Family of Uruguay dictatorship victims struggle for information

MONTEVIDEO, Uruguay — Ignacio Errandonea has been searching 39 years for a brother who went missing in the 1970s as military dictatorships swept across South America.

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Errandonea, a member of an organization searching for the nearly 200 Uruguayans still missing from the small country's military rule, says he just wants to know what happened and where his brother is buried.

Resigned to the reality that such answers may never come from official avenues, Errandonea and other families of missing people have begun promising anonymity to anybody, including aging perpetrators, who come forward with information. It's a race against time: many of the former military leaders who may know something have begun dying in recent years.

Using a new, anonymous hotline, the families are spreading their message in churches, temples and other public places across the nation of 3.3 million people. An open letter disseminated nationwide says that families simply want to "cry for our disappeared."

"If you saw something, know something or know some detail that can help find (our loved ones), we appeal to your humanity," reads part of the letter.

The families make clear they are not forgiving perpetrators, and their offer of anonymity isn't the same thing as government immunity from prosecution.

"Realistically I know that my brother was killed," said Errandonea, a gray-haired 61-year-old janitor. "But he was taken alive and the military has yet to say what happened and prove to me that he's dead."

The number of people who were disappeared or killed during Uruguay's 1973-1985 dictatorship is small compared to other countries in the region. In neighbouring Argentina, rights groups estimate that 30,000 were killed or disappeared. More than 3,000 people are estimated to have been killed or disappeared in Chile.

However, Uruguay's search for its 192 missing citizens is an example of how nations across the region are still struggling over how to come to terms with their loss and get justice for victims and their families.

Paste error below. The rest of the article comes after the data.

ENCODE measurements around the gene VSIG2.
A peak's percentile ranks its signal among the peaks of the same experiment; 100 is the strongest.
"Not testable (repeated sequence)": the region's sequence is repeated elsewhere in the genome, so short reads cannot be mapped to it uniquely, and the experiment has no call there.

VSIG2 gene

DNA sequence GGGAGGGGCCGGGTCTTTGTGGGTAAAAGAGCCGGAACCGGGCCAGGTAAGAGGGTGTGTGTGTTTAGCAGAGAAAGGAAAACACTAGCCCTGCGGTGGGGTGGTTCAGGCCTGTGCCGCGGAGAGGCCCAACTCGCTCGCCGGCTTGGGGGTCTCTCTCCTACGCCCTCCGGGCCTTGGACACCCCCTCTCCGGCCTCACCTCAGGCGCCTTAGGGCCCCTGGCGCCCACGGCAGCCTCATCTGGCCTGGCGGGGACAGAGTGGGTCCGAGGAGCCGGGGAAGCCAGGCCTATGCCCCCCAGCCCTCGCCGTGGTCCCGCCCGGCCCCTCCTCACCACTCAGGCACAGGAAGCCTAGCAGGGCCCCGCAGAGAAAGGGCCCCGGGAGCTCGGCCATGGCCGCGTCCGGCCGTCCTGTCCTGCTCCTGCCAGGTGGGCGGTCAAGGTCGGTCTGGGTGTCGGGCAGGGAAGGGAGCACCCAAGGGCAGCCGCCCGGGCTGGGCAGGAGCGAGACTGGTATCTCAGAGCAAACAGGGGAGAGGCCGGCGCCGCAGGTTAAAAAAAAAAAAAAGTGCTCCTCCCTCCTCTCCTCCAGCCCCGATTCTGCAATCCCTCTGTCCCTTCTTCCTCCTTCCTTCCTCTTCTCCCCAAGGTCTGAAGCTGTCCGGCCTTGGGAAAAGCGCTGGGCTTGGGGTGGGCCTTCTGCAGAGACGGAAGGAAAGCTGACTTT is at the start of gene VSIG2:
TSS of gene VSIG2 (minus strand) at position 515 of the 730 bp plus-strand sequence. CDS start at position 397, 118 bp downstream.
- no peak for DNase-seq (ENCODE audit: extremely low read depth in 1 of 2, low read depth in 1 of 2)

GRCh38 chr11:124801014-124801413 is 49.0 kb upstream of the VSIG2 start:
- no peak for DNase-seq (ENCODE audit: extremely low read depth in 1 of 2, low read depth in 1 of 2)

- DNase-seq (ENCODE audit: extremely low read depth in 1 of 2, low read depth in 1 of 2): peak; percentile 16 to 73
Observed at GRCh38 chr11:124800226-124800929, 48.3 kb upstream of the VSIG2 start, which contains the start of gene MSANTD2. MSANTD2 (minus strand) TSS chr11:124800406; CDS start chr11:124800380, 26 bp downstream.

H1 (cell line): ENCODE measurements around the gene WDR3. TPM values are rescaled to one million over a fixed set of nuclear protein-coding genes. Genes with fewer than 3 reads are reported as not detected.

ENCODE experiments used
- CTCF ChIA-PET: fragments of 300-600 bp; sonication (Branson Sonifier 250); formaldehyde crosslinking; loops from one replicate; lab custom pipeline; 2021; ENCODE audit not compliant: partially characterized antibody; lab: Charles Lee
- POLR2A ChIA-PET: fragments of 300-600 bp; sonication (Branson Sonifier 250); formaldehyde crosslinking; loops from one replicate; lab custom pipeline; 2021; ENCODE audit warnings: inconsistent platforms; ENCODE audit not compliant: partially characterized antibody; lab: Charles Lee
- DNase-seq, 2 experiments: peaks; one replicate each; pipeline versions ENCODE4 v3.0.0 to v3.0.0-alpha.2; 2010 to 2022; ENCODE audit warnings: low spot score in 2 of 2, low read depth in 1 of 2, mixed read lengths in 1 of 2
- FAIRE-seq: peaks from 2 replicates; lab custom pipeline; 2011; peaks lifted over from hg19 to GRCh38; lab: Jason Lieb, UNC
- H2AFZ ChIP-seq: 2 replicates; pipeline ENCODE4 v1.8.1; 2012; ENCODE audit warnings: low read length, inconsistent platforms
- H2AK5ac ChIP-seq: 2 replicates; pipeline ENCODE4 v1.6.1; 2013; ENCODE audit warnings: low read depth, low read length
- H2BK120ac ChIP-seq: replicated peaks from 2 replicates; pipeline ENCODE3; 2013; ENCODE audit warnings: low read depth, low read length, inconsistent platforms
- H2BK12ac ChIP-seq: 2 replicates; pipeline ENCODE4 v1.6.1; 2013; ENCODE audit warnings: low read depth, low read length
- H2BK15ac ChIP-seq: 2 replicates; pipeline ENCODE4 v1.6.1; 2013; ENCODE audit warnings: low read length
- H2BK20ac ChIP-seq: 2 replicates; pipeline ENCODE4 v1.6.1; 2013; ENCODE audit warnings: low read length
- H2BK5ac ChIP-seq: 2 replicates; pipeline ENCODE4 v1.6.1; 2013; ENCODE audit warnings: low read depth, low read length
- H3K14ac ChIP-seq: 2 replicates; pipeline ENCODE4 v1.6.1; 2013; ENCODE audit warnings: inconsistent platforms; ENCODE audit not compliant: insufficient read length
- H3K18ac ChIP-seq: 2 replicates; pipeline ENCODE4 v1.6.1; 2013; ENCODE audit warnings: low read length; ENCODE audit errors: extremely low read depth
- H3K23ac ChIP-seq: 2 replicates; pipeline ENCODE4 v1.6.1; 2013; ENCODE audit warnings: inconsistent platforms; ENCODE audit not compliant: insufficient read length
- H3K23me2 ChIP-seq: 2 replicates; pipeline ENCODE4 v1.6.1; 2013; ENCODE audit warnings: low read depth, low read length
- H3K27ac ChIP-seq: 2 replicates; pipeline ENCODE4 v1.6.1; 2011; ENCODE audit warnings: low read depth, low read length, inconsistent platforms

When Uruguay returned to democracy in 1985, then-President Julio Maria Sanguinetti appointed a military prosecutor to investigate claims of disappeared loved ones. But the effort failed to obtain much information and no remains were recovered.

Gerardo Bleier, a local journalist whose father disappeared in 1975 in Montevideo, the capital, says Sanguinetti mistakenly downplayed the military's violence.

"It's true that the barbarity in Uruguay never got to the level of Chile and Argentina," said Bleier, whose father was a Communist Party member. "But that doesn't mean it didn't happen."

In 2003, the Commission for Peace was created and charged with getting information from the military, which recognized its responsibility in a handful of disappearances. In 2005, a search for the remains of disappeared people was launched, but the effort only led to the recovery of four bodies.

In March, President Tabare Vazquez created a new commission to search for answers about the disappeared. But family members worry it could end up like previous failed attempts to find people.

Bleier estimates that there are about 50 people, including three or four former military leaders, who could provide key information about what happened. But he says a recent Supreme Court decision that crimes committed during the dictatorship should not come under any statute of limitation probably has kept people from coming forward.

"The campaign by the families is the last resort," said Bleier. "Those who know what happened are going to die. At most there is about five years."

In September, retired Gen. Pedro Barneix committed suicide before he was to be sent to prison for the death of a detainee during the dictatorship. Last year, retired Gen. Pedro Dalmao died in prison, where he was serving time for the death of a dictatorship opponent.

Retired Col. Guillermo Cedrez, former leader of the Military Center, an organization for retired officials of all military branches, says the families are asking for answers that don't exist.

"The Army gave all the information it had and the families refuse to believe it," he said.

Such statements do little to ease Errandonea's pain. His then 20-year-old brother disappeared in 1976 from neighboring Argentina, where he had gone into exile after opposing the Uruguayan dictatorship. Errandonea believes his brother was caught up in Operation Condor, a coordinated effort among military governments in Argentina, Brazil, Chile, Bolivia, Paraguay and Uruguay to share intelligence and eliminate opponents.

So far, the family's effort has led to 300 calls to the anonymous hotline and a handful of leads that have not panned out. But the families are not giving up.

"We are asking for information from the random soldier who perhaps was on duty and saw or heard something," said Errandonea. "People who were not involved could know something."



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